Were your coins spent on women and wine in an attempt to forget it all?  Do you see the angels in your drunken stupor, the women, Him?  Why is it that you still hold on to that last coin?  Why do you refuse to spend it?  Is it a charm to ward off that which you cannot keep at bay?  Is it the only weight that is keeping you moored to this passing earth?  When will you let go of it and let Him in?

How will you spend the rest of your years?  Will you continue to try and run from Him?  Will you come to terms with what you know you saw...and denied?  Will you convert?  Will you leave everything and live for the only One who is worth dying for?  What have you to say, you, who after all these years still guard an empty tomb?

More from James M. Hahn can be found on this blog or on his Author Page at Amazon.

Thursday, March 29, 2018

Into the Night

Thursday of Holy Week

The sadness of Christ,
For the coming sin,
This one shared his table,
His cup, once a friend.

Betrayal, deceit, and lies,
Who is it Lord?
Surely, it is not I?

One who sits and sups,
One who witnessed all,
One who values passing things,
One who Satan calls.

Betrayal, deceit, and lies,
Who is it Lord?
Surely, it is not I?

Upon his breast his beloved,
This morsel do you see,
To him whom I give,
One last attempt a friend to be.

Betrayal, deceit, and lies,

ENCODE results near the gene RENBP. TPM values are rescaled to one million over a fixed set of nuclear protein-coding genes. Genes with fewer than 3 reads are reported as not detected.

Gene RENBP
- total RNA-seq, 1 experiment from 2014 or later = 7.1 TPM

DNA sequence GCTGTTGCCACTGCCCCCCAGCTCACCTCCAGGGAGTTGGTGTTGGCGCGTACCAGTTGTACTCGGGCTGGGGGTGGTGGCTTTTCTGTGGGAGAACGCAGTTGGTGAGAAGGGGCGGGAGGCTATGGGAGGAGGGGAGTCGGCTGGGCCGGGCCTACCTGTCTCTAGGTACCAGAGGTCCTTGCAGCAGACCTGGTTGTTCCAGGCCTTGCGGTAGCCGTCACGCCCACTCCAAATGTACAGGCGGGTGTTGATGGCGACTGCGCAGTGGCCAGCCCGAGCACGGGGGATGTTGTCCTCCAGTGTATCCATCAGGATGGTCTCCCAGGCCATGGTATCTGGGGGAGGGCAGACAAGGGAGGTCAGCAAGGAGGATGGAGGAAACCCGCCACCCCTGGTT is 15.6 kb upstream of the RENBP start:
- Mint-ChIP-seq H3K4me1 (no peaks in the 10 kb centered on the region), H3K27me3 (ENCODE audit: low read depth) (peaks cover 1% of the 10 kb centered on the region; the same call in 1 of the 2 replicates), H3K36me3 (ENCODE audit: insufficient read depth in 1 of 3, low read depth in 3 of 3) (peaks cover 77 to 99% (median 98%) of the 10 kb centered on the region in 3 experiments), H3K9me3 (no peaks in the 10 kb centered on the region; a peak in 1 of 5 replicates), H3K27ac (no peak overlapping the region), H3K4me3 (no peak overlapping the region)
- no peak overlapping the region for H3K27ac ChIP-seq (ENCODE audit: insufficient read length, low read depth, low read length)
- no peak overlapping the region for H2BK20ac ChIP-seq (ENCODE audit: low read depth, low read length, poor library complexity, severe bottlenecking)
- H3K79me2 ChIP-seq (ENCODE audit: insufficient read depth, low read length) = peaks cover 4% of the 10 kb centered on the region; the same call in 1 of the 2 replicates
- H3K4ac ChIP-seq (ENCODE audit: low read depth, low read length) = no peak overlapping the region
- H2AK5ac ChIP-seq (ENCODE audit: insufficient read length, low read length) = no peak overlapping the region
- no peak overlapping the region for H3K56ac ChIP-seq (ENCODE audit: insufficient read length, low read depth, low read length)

Who is it Lord?
Surely, it is not I?

The sin completed,
If only in the heart,
No turning back,
The night that here did start.

Betrayal, deceit, and lies,
Who is it master?
Surely, it is not I?

Back to the Son,
He follows shadow low,
The silver loses glimmer,
Upon the path he chose.

Betrayal, deceit, and lies,
Who is it rabbi?
Surely, it is not I?

It was night, as always is,
When going away from Him,
Away from the Light, into the darkness,
The black pit of selfish sin.

Betrayal, deceit, and lies,
Who is it LORD!?
Surely, it is I.

FROM THE SAINTS - "These things are written that we bear not malice towards those who injure us; but rebuke them and weep for them; for the fit subjects of weeping are not they who suffer, but they who do the wrong. The grasping man, the false accuser, and whoso works any other evil thing, do themselves the greatest injury, and us the greatest good, if we do not avenge ourselves. Such a case as this: some one has robbed you; have you given thanks for the injury, and glorified God? by that thanksgiving you have gained ten thousand rewards, just as he has gathered for himself fire unspeakable. [...] Wherefore Christ also repaid him who was about to betray Him with everything opposite. He washed his feet, convicted him secretly, rebuked him sparingly, tended him, allowed him to share His table and His kiss, and not even by these was he made better; nevertheless (Christ) continued doing His own part." - St. John Chrysostom Hom. on St. John #71

Wednesday, March 28, 2018

The Garden of our Soul

Wednesday of Holy Week

I recently gave a parish mission and one of the topics covered confession with special emphasis on the value of frequent confession. While studying in preparation I discovered this wonderful quote from the Catechism of the Catholic Church: 1863 Venial sin weakens charity; it manifests a disordered affection for created goods; it impedes the soul's progress in the exercise of the virtues and the practice of the moral good; it merits temporal punishment. Deliberate and unrepented venial sin disposes us little by little to commit mortal sin. However venial sin does not break the covenant with God. With God's grace it is humanly reparable. "Venial sin does not deprive the sinner of sanctifying grace, friendship with God, charity, and consequently eternal happiness."